9. Dear Mary

    Ahh I love Mary she sounds so cute!!!. Thanks for your article on The Art of Embroidered Butterflies beautiful photos, I love the page on Jane’s workroom it’s always interesting to glimpse at other people workspace and how they become inspired. The photos of the materials Jane uses are equally beautiful silks, silks and more silks wonderful. The book looks amazing.

    thanks

    Regards Anita Simmance

  10. Hi Mary,
    Several months ago I picked up embroidery and went online to find info and wonderfully came across your site immediately and I am SO glad I did, you have helped me so much I am actually giving some of my family embroidery projects for Christmas( I have never been what one might call “Crafty” so this is kind of a big deal lol). You and your site has been such a blessing to my new found craft. As a newbie are there any books you mught recommend that go through the absolute basics such as fabric, needles, thread differences? I love your info but sometimes it’s nice to quickly reference a physical book. Also, embroidery in black and white ( like grayscale/ old movies black and white) is that a possibility I have a picture my husband drew for me and I would love to capture it in stitch. Thank you so much, Kari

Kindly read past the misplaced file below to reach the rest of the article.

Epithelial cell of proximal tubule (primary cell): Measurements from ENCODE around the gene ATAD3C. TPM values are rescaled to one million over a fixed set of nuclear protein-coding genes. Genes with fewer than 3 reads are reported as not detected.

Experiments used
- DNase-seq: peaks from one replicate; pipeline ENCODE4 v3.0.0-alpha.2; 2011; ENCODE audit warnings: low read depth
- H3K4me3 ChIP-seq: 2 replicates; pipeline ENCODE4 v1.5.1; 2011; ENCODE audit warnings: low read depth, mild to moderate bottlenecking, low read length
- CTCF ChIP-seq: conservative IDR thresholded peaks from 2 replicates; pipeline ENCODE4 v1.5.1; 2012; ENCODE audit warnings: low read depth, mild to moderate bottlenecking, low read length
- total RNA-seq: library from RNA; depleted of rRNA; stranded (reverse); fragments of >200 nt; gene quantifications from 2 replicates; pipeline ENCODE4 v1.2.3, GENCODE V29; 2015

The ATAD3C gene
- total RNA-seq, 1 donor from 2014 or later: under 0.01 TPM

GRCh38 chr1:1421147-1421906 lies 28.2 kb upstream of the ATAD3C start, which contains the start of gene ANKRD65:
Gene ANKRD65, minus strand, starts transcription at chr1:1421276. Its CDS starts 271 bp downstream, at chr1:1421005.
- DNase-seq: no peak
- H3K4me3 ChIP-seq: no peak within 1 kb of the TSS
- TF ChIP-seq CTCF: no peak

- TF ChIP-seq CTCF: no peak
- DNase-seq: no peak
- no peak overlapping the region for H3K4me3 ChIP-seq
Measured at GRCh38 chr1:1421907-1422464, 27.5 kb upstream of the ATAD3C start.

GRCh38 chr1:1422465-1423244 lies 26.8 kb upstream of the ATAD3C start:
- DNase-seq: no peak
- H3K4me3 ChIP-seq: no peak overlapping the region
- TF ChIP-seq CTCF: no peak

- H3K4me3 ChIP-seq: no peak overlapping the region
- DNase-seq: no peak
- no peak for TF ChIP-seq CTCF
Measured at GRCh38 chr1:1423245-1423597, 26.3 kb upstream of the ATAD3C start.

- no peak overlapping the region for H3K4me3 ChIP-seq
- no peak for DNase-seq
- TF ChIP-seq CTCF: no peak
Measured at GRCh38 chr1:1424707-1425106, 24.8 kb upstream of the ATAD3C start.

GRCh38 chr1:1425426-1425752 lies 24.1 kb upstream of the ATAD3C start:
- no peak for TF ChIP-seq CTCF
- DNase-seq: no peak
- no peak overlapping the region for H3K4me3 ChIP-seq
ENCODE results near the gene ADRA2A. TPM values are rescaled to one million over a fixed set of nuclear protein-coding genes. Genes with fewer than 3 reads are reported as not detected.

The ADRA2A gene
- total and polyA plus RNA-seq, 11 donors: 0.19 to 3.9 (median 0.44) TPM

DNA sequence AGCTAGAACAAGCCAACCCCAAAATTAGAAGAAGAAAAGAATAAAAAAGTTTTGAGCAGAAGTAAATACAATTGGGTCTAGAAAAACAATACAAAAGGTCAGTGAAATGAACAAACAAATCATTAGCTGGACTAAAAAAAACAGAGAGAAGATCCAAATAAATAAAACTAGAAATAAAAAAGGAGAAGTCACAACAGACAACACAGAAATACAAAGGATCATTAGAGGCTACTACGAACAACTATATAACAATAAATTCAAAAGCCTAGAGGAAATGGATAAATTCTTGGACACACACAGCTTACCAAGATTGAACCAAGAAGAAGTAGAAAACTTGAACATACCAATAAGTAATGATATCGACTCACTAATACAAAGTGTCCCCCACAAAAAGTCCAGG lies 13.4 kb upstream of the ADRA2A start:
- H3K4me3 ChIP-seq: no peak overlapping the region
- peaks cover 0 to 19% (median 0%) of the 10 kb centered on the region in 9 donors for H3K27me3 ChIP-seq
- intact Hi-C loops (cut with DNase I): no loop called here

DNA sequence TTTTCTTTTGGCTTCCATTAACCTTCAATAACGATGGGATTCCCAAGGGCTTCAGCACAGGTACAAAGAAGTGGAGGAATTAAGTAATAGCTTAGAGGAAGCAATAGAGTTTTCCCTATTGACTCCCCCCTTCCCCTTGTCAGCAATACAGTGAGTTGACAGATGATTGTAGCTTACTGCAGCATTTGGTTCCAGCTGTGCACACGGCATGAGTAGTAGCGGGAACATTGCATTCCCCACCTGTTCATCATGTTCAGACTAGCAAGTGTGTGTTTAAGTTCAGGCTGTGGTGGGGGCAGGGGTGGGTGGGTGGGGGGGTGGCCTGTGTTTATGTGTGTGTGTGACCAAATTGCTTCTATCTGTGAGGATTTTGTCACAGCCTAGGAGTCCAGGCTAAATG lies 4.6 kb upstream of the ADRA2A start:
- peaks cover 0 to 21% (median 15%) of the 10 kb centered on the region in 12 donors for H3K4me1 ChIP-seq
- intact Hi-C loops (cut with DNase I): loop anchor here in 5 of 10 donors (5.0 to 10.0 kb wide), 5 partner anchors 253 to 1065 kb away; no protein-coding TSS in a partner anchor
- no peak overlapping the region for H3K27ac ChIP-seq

11. Hi Mary,

    If we didn’t know better, one could perhaps think Mary is saying “do you have a Bud Light?” !! 😉

    I am a butterfly person and I just ordered this book! So excited!

  12. For those in the UK – you might like to know that there is an entire article about Jane Hall and this book in this month’s Stitch magazine, and also a separate book review. I think there might also be a reduced price offer, but I can’t remember!

  13. Wow, they are truly the most beautiful butterflies I’ve seen. That book will be on my wishlist for sure.
    I do a lot of 3D work using hand pulled and natural dyed silk threads, and have just stitched various bugs as Christmas gifts.